The information below is designed to help you understand what your latest blood pressure readings may mean for your health -- and to provide tips on what you can do to get or keep your blood pressure in a healthy zone.
NOTE: This information isn't a substitute for medical advice provided by your doctor. If you think you might have hypertension or elevated blood pressure, be sure to discuss your blood pressure concerns with a doctor or nurse, who can help you factor in other important information, such as other medical problems you may have. In particular, the information below and in the related links may not always apply to those who are very old, very frail, or have multiple chronic medical conditions. View the full blood pressure chart.
Definitions of blood pressure terms
Systolic (the upper number in the reading) is the pressure in the arteries when the heart beats; it measures how hard the heart muscle is working to pump blood throughout the body.
Diastolic (the lower number in the reading) is the pressure of the blood against the blood vessel walls between heartbeats when the heart is relaxed.
What a blood pressure reading of 106/77 means
Readings above 90/60 and below 120/80 indicate that the pressure in your arteries is considered normal for most adults. However, in some cases, a systolic blood pressure less than 110 can be associated with dizziness when standing. This is more likely to happen to older adults or to people who usually have a much higher blood pressure. However, in some cases, a systolic blood pressure less than 110 can be associated with dizziness when standing. This is more likely to happen to older adults or to people who usually have a much higher blood pressure.
What to do if your blood pressure reading is 106/77
If you feel fine and aren't on any blood pressure medications, keep on the health path you're on.
If you're on blood pressure medications and your systolic blood pressure is often less than 110, ask your doctor about adjusting your dosages. You may be taking more blood pressure medications than you need.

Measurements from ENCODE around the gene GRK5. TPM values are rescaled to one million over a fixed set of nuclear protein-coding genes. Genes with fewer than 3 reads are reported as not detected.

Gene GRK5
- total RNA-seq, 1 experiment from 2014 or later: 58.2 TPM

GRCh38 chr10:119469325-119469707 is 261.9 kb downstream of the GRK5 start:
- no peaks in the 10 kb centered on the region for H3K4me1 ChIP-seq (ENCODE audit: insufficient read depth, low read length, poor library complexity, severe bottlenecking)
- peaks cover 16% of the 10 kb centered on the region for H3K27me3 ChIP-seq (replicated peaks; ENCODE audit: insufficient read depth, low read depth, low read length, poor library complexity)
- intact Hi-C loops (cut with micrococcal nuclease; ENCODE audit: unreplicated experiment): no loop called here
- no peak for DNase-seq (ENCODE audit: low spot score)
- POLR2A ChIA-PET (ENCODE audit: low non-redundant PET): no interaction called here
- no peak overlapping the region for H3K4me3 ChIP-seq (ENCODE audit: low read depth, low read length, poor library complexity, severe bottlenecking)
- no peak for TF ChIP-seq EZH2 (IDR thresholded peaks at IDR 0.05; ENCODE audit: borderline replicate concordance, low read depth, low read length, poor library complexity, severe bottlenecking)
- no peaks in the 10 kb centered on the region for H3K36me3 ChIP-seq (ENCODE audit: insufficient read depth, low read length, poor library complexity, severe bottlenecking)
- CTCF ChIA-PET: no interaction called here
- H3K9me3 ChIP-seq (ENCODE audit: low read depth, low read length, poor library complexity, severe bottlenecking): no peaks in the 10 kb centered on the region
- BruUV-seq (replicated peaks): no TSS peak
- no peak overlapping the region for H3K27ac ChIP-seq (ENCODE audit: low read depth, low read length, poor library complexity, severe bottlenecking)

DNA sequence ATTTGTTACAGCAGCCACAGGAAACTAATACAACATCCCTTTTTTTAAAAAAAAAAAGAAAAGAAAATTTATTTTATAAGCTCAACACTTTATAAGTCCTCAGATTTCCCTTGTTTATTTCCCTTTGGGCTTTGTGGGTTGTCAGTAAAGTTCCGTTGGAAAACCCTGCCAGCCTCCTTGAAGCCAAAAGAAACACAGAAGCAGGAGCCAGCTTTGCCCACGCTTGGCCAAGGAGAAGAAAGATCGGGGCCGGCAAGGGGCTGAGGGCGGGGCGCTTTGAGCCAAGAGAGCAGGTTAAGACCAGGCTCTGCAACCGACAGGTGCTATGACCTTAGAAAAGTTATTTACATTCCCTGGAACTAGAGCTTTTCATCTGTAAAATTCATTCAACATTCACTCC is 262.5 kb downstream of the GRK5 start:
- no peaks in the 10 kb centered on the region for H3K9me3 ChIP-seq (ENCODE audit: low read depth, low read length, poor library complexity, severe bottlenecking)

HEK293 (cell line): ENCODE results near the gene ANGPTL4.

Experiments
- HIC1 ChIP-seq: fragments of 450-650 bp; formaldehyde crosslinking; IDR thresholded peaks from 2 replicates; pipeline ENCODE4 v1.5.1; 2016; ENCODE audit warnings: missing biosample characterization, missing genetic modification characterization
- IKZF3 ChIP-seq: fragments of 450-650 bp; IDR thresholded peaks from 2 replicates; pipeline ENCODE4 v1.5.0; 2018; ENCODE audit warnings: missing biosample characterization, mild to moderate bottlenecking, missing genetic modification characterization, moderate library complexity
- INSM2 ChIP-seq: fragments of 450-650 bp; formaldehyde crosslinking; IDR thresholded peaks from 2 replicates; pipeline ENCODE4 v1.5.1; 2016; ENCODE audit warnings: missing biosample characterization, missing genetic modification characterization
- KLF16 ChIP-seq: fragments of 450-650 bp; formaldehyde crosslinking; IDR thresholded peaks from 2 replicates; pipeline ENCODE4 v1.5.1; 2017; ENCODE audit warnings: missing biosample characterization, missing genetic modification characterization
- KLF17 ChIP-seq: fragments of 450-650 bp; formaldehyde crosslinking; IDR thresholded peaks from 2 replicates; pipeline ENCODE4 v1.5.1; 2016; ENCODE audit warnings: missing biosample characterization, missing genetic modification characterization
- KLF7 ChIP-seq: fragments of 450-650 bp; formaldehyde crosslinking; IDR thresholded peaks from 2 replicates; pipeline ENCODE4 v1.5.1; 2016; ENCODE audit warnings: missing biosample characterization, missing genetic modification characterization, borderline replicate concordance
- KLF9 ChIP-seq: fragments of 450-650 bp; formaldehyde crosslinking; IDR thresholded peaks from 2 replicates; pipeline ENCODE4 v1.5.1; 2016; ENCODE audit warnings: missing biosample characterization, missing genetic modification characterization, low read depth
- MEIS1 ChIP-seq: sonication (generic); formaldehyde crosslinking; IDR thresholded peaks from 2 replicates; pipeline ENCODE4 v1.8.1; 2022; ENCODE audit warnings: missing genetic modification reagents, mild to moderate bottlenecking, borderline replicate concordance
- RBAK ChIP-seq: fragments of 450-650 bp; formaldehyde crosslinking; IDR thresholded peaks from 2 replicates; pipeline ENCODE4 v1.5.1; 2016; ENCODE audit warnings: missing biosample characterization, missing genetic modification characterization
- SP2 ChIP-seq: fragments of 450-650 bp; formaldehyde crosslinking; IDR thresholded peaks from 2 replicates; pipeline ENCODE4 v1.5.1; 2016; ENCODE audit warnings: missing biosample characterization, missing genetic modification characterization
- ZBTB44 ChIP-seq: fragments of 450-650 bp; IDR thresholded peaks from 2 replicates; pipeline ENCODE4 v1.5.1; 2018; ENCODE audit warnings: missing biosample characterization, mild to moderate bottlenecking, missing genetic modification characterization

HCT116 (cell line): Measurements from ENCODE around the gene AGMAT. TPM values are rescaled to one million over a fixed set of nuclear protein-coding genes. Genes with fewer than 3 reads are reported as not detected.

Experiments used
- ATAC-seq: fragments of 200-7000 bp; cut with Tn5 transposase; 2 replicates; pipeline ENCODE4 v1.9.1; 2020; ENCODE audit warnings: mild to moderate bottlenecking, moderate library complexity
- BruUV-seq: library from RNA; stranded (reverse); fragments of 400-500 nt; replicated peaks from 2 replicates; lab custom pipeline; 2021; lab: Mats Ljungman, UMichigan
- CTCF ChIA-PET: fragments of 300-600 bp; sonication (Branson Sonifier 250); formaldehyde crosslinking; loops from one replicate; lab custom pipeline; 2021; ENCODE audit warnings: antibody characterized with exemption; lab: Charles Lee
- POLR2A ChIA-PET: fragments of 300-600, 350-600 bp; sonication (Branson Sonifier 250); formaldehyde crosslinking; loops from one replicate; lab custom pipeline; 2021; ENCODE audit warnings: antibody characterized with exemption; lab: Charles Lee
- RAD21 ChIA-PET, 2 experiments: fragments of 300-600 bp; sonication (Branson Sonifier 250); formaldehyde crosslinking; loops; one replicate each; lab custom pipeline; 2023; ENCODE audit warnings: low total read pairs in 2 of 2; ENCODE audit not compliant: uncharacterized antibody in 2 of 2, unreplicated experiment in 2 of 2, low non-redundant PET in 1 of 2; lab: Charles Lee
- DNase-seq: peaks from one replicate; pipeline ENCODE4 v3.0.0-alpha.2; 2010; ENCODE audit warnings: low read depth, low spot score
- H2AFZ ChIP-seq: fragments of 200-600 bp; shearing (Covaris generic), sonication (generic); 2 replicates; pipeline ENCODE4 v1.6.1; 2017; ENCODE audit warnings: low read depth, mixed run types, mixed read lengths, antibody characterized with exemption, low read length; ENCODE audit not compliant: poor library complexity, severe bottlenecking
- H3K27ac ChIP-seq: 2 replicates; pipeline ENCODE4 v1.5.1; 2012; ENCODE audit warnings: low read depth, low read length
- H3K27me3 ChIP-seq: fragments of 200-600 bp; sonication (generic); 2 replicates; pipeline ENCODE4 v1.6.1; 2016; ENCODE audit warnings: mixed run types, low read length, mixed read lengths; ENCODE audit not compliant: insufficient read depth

Consider lifestyle changes that promote health and can minimize the chance of future high blood pressure:
Lose weight or maintain healthy weight.
Increase physical activity.
Lower salt intake.
Caring for those ages 80 and over
This range of blood pressure can be a little concerning to geriatricians, especially if the patient is taking blood pressure medications and often has a systolic blood pressure less than 110. (This is assuming the older person doesn't have heart failure or another chronic medical condition that will benefit from better blood pressure control.)
This is because as people get older or more chronically ill, they become more likely to develop side effects from blood pressure medications, such as dizziness when they first stand up. For this reason, if there's been any concern about falls or dizziness, make sure your (or your loved one's) blood pressure has been checked for "postural" or "orthostatic" changes.
Even if an older person has been feeling fine, if he or she is being treated for high blood pressure, the medications may be lowering your blood pressure more than they need to. This should be discussed with a doctor, to see if a change in dosage might make sense. (This is sometimes also a good opportunity to reduce pill burden and monthly medication expenses, too.)
Sources: Leslie Kernisan, MD; Robert Ostfeld, MD, M.Sc., FACC; Farrokh Sohrabi, MD; Carolyn Strimike, RN, MSN